From the GP’s surgery, by Alexandra Phelan
The weather is still freezing and your fingers have turned white and they feel numb or painful. That’s just the cold, right? Or could it be Raynaud’s? Statistically the coldest month of the year in the UK, February is also Raynaud’s Awareness Month.
Known as Raynaud’s phenomenon, syndrome, disease or simply ‘Raynaud’s’, it is a relatively unknown condition that causes the small blood vessels in our extremities to temporarily spasm and block the flow of blood.
Sufferers usually experience Raynaud’s in their fingers, but can also get it in their toes, ears, nipples, lips and nose.
It can cause the affected extremities to go white and numb. As the blood flow returns, the skin will turn from blue to red and may be accompanied by pain or pins and needles.
The condition can be triggered by cold weather, stress, anxiety, hormonal changes and when using vibrating tools.
We still don’t know why people get Raynaud’s, but women and girls are more likely to suffer than men.
It is estimated that up to 10 million people in the UK could be affected. But many people don’t see their GP about it, so we don’t really know the true number.
Which type are you?
There are two types of Raynaud’s, primary and secondary.
Primary Raynaud’s is mostly mild and easily managed. There are usually no complications concerned with this form of the condition.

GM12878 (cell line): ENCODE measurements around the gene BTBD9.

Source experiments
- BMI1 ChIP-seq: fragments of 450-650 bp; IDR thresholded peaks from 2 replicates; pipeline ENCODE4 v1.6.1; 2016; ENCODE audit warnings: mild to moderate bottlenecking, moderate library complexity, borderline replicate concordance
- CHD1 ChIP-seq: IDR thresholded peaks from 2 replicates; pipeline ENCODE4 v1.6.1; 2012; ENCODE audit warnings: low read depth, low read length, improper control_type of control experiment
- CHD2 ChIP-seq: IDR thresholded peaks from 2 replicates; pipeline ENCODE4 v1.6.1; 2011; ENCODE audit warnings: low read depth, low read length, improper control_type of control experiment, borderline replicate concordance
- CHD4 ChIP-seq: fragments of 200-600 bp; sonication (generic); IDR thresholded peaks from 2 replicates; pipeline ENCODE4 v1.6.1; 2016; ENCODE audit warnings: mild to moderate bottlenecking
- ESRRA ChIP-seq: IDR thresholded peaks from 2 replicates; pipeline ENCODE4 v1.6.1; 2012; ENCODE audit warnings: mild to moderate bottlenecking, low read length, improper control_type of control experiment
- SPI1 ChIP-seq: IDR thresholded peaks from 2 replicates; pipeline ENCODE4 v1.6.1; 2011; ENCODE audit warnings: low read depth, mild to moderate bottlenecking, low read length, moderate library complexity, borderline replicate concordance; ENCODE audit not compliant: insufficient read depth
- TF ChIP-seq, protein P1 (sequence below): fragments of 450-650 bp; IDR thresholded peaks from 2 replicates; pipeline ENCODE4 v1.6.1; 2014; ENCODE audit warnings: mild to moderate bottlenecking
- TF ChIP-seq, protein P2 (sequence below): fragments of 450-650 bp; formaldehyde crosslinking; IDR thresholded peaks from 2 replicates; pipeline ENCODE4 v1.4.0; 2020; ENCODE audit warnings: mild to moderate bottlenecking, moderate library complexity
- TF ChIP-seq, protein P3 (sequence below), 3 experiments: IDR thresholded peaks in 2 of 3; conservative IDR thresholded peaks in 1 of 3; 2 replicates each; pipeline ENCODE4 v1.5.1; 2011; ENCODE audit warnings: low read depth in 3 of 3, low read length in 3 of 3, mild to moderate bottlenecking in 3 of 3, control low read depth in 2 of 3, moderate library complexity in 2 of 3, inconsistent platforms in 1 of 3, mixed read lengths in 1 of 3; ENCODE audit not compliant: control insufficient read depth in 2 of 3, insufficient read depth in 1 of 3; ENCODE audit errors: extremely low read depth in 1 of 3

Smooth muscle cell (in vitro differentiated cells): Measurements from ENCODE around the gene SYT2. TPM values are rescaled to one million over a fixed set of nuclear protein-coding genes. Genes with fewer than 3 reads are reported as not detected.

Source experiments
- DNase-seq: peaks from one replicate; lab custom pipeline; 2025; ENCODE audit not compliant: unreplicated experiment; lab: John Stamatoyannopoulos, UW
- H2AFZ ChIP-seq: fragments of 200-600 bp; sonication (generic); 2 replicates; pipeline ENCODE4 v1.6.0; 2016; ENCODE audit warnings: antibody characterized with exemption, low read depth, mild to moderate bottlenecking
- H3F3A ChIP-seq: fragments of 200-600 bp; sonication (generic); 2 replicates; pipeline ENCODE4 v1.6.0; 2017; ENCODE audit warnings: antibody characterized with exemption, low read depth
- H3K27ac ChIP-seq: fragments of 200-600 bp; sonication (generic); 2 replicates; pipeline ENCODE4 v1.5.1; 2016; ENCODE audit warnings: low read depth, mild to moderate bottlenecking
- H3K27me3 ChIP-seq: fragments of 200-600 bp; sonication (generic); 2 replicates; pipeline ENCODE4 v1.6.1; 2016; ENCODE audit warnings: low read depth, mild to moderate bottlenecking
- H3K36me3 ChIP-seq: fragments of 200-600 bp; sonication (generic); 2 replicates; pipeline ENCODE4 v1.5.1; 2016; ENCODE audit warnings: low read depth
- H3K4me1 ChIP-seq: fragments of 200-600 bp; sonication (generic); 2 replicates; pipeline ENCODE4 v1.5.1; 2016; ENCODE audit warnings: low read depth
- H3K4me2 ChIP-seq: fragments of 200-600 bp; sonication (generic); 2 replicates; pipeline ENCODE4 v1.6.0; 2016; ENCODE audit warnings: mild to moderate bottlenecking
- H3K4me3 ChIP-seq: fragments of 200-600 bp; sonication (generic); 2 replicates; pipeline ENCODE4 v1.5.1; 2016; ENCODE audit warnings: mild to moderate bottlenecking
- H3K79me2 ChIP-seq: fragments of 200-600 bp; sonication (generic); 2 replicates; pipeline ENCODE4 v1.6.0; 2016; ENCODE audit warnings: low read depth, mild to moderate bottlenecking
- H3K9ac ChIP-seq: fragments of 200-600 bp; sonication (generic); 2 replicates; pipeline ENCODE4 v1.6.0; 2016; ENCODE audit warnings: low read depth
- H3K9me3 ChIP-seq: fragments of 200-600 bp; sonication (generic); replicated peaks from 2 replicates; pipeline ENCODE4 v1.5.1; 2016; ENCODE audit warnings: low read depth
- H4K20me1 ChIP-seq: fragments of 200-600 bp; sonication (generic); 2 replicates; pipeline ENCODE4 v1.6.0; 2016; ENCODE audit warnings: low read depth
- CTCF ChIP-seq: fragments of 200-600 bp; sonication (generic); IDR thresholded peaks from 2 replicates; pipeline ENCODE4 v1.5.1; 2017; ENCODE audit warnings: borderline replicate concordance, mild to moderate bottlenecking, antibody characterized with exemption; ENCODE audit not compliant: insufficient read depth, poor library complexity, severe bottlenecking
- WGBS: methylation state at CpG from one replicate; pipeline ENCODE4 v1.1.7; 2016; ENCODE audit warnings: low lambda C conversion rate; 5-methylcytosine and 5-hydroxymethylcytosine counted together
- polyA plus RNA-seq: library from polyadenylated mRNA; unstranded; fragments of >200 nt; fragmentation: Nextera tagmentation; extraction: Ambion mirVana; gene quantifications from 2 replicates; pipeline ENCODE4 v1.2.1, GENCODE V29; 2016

Secondary Raynaud’s is caused by an existing health condition, normally autoimmune diseases such as Lupus or Scleroderma. The secondary form of the condition needs monitoring as it can cause complications, such as ulcers, which can take a long time to heal.
Should you get checked out?
Most people with Raynaud’s have never seen a GP about it. They might not even know what the condition is called. However, if your fingers, toes or other extremities regularly go white, then it’s worth making an appointment with your doctor.
Your GP will talk through your history and work with you to determine if it is Raynaud’s and whether this is primary or secondary. There is no single test for Raynaud’s but your GP might undertake a few blood tests to look for potential secondary causes.
Even if your episodes of Raynaud’s are sporadic, it’s worth getting checked out so your GP can monitor you over time. In extremely rare cases, some people with Raynaud’s can go on to develop lupus or other autoimmune diseases.
Can Raynaud’s be cured?
Raynaud’s can’t be cured.
However, in most cases you can control your symptoms. In cold weather, wear gloves and appropriate footwear, try to avoid the cold where possible and use relaxation techniques when you are stressed or anxious.
Smoking can make Raynaud’s worse, as it directly affects your circulation. Your GP and pharmacist can help you to stop smoking.
If your symptoms are uncontrollable, your GP might prescribe nifedipine which works by relaxing the muscles of your heart and blood vessels.
Dr Alexandra Phelan is a working NHS GP and Online Doctor with Pharmacy2U. For more information go to www.Pharmacy2U.co.uk.